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  13. DavidSling

    DavidSling SENIOR MEMBER

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    In 1986,Mordechai Vanunu, a former Israeli nuclear technician, provided explicit details and photographs to the Sunday Times of a nuclear weapons program[21] in which he had been employed for nine years, "including equipment for extracting radioactive material for arms production and laboratory models of thermonuclear devices."
    By 1974 U.S. Intelligence believed Israel had stockpiled a small number of fission weapons,[74] and by 1979 were perhaps in a position to test a more advanced small tactical nuclear weapon or thermonuclear weapon trigger design.[75]

    The CIA believed that the number of Israeli nuclear weapons stayed from 10 to 20 from 1974 until the early 1980s.[3] Vanunu's information in October 1986 said that based on a reactor operating at 150 megawatts and a production of 40 kg of plutonium per year, Israel had 100 to 200 nuclear devices. Vanunu revealed that between 1980 and 1986 Israel attained the ability to build thermonuclear weapons.[76] By the mid 2000s estimates of Israel's arsenal ranged from 75 to 400 nuclear warheads.[3][4]
    The State of Israel has never made public any details of its nuclear capability or arsenal. The following is a history of estimates by many different sources on the size and strength of Israel's nuclear arsenal. Estimates may vary due to the amount of material Israel has on store versus assembled weapons, and estimates as to how much material the weapons actually use, as well as the overall time in which the reactor was operated.

    • 1967 (Six Day War)– 2 bombs;[101][102] 13 bombs[103]
    • 1969– 5–6 bombs of 19 kilotons yield each[104]
    • 1973 (Yom Kippur War)– 13 bombs;[66] 20 nuclear missiles plus developed a suitcase bomb[105]
    • 1974– 3 capable artillery battalions each with 12 175 mm tubes and a total of 108 warheads;[106][107] 10 bombs[108]
    • 1976– 10–20 nuclear weapons[a]
    • 1980– 100–200 bombs[110][111]
    • 1984– 12–31 atomic bombs;[112] 31 plutonium bombs and 10 uranium bombs[113]
    • 1985– at least 100 nuclear bombs[114][115]
    • 1986– 100 to 200 fission bombs and a number of fusion bombs[116]
    • 1991– 50–60 to 200–300[117]
    • 1992– more than 200 bombs[115]
    • 1994– 64–112 bombs (5 kg/warhead);[118] 50 nuclear tipped Jericho missiles, 200 total[119]
    • 1994- 300 nuclear weapons.[120]
    • 1995– 66–116 bombs (at 5 kg/warhead);[118] 70–80 bombs;[121] "A complete Repertoire" (neutron bombs, nuclear mines, suitcase bombs, submarine-borne)[122]
    • 1996– 60–80 plutonium weapons, maybe more than 100 assembled, ER variants, variable yields[123]
    • 1997– More than 400 deliverable thermonuclear and nuclear weapons[4]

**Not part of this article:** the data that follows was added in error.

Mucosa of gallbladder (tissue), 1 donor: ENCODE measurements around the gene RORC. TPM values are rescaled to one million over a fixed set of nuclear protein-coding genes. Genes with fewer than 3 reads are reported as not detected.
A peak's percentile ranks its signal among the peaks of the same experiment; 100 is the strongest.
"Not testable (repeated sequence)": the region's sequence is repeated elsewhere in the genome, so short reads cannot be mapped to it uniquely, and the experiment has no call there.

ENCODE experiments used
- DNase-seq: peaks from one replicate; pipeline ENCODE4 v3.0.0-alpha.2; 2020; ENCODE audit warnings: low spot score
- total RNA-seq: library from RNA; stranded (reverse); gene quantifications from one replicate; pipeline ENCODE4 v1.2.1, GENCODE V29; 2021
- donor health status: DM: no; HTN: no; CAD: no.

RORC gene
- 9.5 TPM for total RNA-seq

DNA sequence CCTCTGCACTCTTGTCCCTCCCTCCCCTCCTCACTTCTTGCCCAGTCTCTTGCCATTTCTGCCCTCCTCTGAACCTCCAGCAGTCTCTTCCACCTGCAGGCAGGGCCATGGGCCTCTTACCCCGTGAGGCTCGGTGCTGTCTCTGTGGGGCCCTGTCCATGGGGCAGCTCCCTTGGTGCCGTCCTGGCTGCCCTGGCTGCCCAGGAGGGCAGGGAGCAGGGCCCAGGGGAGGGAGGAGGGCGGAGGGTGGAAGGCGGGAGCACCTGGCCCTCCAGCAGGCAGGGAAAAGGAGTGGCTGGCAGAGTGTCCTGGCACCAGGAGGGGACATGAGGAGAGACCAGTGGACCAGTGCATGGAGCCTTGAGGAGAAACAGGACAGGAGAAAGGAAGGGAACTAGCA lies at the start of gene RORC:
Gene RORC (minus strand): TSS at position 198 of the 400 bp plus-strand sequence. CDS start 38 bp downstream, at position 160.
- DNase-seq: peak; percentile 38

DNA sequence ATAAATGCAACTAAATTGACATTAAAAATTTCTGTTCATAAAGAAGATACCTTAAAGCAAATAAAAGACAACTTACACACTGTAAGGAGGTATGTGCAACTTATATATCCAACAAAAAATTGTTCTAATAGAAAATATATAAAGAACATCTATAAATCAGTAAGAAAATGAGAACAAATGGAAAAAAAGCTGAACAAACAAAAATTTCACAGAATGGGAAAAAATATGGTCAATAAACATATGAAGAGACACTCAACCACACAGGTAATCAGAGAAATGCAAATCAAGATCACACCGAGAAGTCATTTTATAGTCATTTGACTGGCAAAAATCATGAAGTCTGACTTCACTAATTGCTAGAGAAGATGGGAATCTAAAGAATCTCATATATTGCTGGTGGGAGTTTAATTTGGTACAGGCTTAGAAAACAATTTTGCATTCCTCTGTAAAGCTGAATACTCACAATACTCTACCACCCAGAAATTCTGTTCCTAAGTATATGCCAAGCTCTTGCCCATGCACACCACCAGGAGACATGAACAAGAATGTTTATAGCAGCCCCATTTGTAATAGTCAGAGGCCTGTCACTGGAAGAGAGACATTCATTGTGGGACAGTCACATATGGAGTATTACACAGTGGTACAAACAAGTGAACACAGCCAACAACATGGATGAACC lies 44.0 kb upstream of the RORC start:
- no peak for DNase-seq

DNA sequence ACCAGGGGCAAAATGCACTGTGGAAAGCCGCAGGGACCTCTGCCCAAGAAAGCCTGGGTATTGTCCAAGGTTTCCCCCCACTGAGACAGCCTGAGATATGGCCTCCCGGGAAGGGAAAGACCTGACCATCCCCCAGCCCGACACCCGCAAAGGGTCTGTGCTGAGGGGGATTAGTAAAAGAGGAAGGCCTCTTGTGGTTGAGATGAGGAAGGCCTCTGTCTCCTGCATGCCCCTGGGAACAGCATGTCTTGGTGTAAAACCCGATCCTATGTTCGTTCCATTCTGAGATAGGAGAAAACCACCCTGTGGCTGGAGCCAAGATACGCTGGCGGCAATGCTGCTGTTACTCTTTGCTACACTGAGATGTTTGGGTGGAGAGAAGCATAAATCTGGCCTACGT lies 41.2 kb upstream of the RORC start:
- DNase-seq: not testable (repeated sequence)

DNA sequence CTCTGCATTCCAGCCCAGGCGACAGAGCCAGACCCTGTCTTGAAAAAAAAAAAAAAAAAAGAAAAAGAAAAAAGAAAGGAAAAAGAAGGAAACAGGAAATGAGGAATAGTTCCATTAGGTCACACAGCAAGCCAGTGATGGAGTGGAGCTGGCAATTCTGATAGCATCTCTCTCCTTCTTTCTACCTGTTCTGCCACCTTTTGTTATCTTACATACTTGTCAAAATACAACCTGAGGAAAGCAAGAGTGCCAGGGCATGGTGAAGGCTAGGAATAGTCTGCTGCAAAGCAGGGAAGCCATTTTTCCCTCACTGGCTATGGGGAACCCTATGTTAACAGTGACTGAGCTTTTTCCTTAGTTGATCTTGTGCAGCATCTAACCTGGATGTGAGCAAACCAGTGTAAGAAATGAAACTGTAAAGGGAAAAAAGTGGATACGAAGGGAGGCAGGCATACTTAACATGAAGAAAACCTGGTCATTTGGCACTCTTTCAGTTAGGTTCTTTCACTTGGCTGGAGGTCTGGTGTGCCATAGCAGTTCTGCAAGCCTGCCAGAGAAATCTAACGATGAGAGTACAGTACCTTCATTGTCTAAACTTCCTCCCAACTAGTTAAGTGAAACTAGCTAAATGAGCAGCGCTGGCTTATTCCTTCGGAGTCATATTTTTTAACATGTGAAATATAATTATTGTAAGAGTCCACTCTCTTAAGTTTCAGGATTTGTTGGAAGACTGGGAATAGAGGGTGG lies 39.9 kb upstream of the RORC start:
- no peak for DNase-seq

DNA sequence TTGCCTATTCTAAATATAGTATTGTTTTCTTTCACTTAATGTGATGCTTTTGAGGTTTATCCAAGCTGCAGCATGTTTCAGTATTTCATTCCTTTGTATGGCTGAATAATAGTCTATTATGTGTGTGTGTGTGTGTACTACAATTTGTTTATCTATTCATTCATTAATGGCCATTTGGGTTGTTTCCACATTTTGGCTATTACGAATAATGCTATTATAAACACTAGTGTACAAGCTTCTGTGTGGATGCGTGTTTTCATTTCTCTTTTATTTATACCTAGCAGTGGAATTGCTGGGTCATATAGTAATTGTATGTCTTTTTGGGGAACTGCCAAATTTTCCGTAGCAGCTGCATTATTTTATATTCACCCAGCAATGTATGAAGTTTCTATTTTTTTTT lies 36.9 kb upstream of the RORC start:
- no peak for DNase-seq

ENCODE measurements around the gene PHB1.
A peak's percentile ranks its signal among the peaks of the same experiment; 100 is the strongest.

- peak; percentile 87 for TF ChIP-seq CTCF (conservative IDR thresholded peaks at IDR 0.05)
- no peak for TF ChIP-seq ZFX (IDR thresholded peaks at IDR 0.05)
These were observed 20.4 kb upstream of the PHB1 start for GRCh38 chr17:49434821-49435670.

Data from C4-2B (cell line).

• 2002– Between 75 and 200 weapons[124]
    • 2004– 82[125]
    • 2006– Federation of American Scientists believes that Israel "could have produced enough plutonium for at least 100 nuclear weapons, but probably not significantly more than 200 weapons".[3]
    • 2008– 150 or more nuclear weapons.[126]
    • 2008– 80 intact warheads, of which 50 are re-entry vehicles for delivery by ballistic missiles and the rest bombs for delivery by aircraft. Total military plutonium stockpile 340–560 kg[127]
    • 2009– Estimates of weapon numbers differ sharply with plausible estimates varying from 60 to 400.[128]
    • 2010– According to Jane's Defense Weekly Israel has between 100 and 300 nuclear warheads, most of them are probably being kept in unassembled mode but can become fully functional "in a matter of days".[129]
    • 2010– "More than 100 weapons, mainly two-stage thermonuclear devices, capable of being delivered by missile, fighter-bomber, or submarine"[25]
    • 2014– Approximately 80 nuclear warheads for delivery by two dozen missiles, a couple of squadrons of aircraft, and perhaps a small number of sea-launched cruise missiles.[130]
    • 2014 - "300 or more" nuclear weapons.[92]
     
  14. dadeechi

    dadeechi BANNED

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    No I am not. Any country with technology to build Boosted-fission could build a Hydrogen device. It's just the matter of material and money.

    Khushab Tritium Production Facility | Facilities | NTI
     
  15. Adam WANG SHANGHAI MEGA

    Adam WANG SHANGHAI MEGA SENIOR MEMBER

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    China need only 50 H bombs(5 Mega tons) to eliminate all indians while Indains may need 500 atomic nukes (0.5 Mega tons)to kill all Chineses!
    I think the 50 H bombs are more efficient way!